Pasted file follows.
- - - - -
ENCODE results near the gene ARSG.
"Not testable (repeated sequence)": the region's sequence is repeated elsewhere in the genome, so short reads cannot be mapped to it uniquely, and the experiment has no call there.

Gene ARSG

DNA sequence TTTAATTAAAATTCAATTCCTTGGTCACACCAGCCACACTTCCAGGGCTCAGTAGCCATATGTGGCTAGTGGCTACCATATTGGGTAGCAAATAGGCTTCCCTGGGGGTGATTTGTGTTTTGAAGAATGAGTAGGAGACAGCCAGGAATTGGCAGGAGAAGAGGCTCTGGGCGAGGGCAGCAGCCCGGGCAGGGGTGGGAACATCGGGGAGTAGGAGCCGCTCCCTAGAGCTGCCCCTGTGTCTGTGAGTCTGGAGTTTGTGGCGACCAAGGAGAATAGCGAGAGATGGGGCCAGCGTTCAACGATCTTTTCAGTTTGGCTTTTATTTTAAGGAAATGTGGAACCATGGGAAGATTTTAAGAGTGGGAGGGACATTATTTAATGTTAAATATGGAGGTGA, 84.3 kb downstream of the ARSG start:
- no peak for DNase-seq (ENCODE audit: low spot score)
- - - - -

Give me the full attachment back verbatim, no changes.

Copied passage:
ENCODE results near the gene ARSG.
"Not testable (repeated sequence)": the region's sequence is repeated elsewhere in the genome, so short reads cannot be mapped to it uniquely, and the experiment has no call there.

Gene ARSG

DNA sequence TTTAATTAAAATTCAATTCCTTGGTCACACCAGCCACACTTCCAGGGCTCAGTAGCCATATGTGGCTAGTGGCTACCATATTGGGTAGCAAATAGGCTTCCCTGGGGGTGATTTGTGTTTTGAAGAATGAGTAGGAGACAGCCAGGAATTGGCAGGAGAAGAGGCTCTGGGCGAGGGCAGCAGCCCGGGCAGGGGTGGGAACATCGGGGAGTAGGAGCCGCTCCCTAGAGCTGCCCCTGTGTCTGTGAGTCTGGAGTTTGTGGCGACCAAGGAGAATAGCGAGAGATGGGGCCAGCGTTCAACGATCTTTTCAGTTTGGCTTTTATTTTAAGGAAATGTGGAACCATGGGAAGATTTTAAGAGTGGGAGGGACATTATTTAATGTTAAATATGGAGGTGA, 84.3 kb downstream of the ARSG start:
- no peak for DNase-seq (ENCODE audit: low spot score)